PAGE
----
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A disenchanted young woman ascribes to the get-rich-quick advice of self-help guru - only to learn the cost of getting exactly what you want.

Ilya Polyakov

Writer and Director 

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Ilya Polyakov was born in Ukrainian and raised in California. Though Ilya always enjoyed playing with the family camcorder, it wasn't until high school that he discovered the power of editing and started to shoot and edit skateboard videos with his friends. After graduating in 2009 Ilya moved to LA and began his career as Director by working in countless shorts, commercials, music videos and comedy sketches. 


How to get $100M

​Miserable and broke, Hope (Jessica Marie Garcia) drives for Uber to make a living. One night, while watching TV after a late shift, she comes across a charismatic self-help speaker (Aaron Groben) who seems to address her directly. Hope attends the self-help guru's seminar and pretty soon finds herself replaying his simple 3-step plan on an old tape recorder. First, she writes down a particular goal for herself 'I will have $100 Million'. Then she begins to repeat those words throughout the day, every day. Finally, she cleans up her act, clears out her crowded apartment, trashes her cigarettes and starts to exercise. Pretty soon, Hope looks and feels like a new woman while repeats her mantra over and over again- 'I will have $100 Million'.

'How to Get $100 Million' was an idea Ilya was not thinking about making a film about at all. Instead, he was thinking about self-betterment. It was a moment in which he was trying to deal with his depression head-on and came across this one book 'Norman Peale's: The Power of Positive Thinking', which suggests writing down a particular goal and then essentially manifesting it into reality. Ilya tried it out and did precisely what Norman Peale suggests in the book. As he says "I figured hey, what the hell, can't hurt! So I opened up my notebook and wrote down "I will have $1 million". I looked at the words on the page and thought "well that's lame. You can have ANYTHING you want and you write down $1 million?" So I scratched it out and wrote down "I will have $10 million." I looked at it once more and cursed myself. What a loser. I scratched it out once more and wrote down "I will have $100 million." I looked at my handiwork proudly. "That's more like it!" Then I went into the other room and told my wife, "hey babe, I decided I'm going to have $100 million. By my 35th birthday." I'll spare you our subsequent conversation but suffice it to say she thought I was an idiot. So I took the dog out for a walk to let off steam, and that's when it clicked. Way better than some half-baked dream: a STORY idea!! I rushed home and jotted it down, and that was how How to Get $100 Million was born!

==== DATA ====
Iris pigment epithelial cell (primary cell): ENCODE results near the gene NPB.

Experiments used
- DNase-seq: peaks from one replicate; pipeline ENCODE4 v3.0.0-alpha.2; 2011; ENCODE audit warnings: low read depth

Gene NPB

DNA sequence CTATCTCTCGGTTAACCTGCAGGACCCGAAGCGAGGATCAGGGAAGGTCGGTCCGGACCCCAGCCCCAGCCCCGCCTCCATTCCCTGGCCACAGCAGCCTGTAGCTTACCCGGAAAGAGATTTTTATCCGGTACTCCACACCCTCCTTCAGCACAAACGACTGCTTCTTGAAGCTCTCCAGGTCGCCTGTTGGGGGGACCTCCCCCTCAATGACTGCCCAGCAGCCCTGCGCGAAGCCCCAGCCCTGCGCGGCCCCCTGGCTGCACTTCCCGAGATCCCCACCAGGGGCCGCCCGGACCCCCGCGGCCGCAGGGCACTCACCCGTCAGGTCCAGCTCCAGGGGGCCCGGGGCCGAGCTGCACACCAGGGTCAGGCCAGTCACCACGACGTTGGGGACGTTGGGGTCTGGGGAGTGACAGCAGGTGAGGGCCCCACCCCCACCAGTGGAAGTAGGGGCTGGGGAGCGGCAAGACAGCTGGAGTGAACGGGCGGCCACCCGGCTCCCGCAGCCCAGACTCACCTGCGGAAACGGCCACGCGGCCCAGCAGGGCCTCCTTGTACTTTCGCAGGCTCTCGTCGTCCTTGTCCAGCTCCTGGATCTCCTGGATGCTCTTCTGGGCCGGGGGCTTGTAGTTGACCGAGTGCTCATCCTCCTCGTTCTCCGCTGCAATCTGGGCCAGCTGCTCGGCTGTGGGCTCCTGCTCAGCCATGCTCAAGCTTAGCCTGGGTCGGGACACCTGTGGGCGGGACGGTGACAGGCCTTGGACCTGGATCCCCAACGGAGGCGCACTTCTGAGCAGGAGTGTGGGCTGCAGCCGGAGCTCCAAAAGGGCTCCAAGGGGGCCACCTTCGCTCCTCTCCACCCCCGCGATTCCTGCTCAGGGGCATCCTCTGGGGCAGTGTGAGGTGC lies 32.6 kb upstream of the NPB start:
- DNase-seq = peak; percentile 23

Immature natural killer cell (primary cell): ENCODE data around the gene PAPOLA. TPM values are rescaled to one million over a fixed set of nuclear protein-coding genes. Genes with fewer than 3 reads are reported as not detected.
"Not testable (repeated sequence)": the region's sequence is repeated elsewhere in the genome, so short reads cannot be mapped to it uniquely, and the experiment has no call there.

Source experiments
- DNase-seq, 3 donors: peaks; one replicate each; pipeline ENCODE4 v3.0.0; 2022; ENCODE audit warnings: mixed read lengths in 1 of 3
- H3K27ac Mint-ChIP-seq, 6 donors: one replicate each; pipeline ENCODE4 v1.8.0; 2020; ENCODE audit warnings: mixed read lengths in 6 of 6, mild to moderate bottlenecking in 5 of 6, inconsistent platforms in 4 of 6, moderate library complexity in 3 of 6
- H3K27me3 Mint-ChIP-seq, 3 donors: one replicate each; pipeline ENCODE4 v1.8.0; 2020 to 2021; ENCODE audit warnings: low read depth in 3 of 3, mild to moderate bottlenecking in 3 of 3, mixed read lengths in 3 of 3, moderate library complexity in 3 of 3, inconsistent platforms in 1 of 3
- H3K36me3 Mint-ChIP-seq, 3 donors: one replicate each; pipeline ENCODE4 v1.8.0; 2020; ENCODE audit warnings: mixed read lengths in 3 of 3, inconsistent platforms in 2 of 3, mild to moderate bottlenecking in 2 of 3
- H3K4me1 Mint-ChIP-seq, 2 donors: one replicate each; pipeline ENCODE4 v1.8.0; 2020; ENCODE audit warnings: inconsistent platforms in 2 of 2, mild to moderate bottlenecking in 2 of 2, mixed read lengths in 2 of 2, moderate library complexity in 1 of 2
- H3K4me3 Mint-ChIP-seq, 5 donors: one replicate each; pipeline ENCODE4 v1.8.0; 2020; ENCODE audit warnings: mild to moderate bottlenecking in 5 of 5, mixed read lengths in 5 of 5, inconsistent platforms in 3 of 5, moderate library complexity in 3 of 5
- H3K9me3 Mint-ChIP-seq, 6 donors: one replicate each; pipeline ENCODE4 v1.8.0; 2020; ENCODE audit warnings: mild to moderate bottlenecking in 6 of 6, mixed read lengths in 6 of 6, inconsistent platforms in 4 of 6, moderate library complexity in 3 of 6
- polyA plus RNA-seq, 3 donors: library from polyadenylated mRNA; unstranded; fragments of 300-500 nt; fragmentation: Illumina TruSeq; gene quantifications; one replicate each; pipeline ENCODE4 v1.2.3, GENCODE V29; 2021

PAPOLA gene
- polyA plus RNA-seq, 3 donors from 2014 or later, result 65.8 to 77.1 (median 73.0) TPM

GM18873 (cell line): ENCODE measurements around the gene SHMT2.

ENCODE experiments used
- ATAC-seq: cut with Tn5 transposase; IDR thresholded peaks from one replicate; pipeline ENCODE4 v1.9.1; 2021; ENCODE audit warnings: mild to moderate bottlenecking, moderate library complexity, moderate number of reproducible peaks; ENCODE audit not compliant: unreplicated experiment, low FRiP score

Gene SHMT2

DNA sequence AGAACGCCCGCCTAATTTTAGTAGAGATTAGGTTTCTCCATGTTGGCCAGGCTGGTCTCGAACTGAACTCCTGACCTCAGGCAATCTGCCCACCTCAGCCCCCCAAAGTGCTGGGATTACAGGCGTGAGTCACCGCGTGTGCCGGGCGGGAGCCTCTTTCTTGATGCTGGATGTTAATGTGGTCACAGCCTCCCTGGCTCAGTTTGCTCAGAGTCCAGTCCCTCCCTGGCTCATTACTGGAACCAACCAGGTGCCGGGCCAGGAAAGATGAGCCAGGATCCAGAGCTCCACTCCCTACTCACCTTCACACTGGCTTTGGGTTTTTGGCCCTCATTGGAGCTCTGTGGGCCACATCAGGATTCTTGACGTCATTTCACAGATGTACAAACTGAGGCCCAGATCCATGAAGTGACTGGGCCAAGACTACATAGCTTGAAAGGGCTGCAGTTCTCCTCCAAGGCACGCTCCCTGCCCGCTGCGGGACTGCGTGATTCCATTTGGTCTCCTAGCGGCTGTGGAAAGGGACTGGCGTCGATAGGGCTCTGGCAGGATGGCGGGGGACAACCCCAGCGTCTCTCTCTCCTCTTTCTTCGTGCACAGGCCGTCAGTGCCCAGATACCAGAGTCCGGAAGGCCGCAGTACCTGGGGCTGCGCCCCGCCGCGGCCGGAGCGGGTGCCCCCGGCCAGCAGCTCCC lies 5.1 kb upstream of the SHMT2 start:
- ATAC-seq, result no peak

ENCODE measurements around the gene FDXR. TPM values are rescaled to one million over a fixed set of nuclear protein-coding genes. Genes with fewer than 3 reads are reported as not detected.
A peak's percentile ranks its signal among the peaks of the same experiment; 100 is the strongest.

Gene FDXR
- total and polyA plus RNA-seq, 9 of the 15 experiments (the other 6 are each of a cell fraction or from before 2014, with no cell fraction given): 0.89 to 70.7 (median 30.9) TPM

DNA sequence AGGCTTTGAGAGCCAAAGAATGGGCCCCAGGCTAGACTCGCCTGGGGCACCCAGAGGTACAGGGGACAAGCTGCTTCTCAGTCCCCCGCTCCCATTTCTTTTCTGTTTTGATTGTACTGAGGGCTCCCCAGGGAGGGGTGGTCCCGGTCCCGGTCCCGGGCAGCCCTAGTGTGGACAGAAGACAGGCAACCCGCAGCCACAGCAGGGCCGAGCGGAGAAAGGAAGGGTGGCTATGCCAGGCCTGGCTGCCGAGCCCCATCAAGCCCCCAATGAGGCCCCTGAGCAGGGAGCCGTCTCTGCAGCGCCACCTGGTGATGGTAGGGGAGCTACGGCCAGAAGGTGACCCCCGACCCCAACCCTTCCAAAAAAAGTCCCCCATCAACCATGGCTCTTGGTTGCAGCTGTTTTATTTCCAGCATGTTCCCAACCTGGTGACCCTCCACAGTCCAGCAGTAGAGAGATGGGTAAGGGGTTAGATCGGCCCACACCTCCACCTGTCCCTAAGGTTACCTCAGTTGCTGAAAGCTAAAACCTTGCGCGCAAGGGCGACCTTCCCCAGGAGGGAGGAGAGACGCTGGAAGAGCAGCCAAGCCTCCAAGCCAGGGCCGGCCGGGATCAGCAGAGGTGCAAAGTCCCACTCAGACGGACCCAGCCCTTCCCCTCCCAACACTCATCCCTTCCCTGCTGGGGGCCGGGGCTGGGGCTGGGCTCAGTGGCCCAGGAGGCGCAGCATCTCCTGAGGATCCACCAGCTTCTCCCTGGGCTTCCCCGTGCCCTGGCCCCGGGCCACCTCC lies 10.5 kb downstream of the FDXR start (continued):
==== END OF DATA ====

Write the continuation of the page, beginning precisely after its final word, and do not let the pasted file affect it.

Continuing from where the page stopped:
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Genre: Drama, Dark Comedy, Thriller
Country of filming: USA
Aspect ratio: 2:35
Shotting format: Digital
Budget: $50,000 
Run time: 9:23

While the film is partially a satire about naive hope and false idols, Ilya believes that the principle behind it is fundamentally correct: the potential to achieve anything we truly set our minds to. The process of independent filmmaking is truly an embodiment of that idea as he says "It is only through sheer willpower and a stubborn belief that any project ever sees the light of day. The artist must push that proverbial stone uphill, and as they push it, the entire universe pushes back. But eventually, if those obstacles do not break the artist's spirit, the artist brings their dream to fruition. That is a powerful notion, and I carry it with me each time I have that foolish yet irresistible calling: to get back out there and make another film."

This particular production is a great example of that process. When asked about it, we were not surprised by his answer- "Let's be honest, there is no such thing as having an "easy" time making a film. Everything is conspiring against you to bring something into existence, as though it is a test of your will. Do you believe enough in the project to withstand each test and carry on? I would say the most memorable set of challenges came as a result of the car, which was a crappy old Honda Civic purchased so we could crash it in the film. On our first day shooting with it, the actress started complaining about the brakes not feeling right. In the middle of a take -at 2 in the morning- smoke started coming out of the hood. We cut the night short and had the car towed. Everything ended up working out, but I have quite a few stories involving that car, which I do believe was cursed. "

Here's another one involving the car, as Ilya told us "we went back to do reshoots months after the original production (this was in June, fully in the middle of the pandemic and the Black Lives Matter protests). We're shooting a scene at a carwash at 3:30 in the morning when all of a sudden, a cop car pulls into the parking lot. My crew scatters so as not to get our gear confiscated, but all the cops seemed to care about was the car, which they walked around examining curiously. They asked if the car was registered, and I said "no." Do you have insurance? "No." Do those license plates belong to that car? "...No." Long story short, I explained to them why I had the car, and they explained to me that what I was doing was a felony. However, being a white man, they let me off the hook, but I could definitely have been arrested that night. I sold that piece of sh*t the next day and donated half the money to Black Lives Matter".


Character - Self-help-Guru

Aaron Groben

Aaron Groben was born on April 5, 1990 in the USA. He is an actor and writer, known for Heaven (2020), Into the Dark (2018) and Art of the Dead (2019).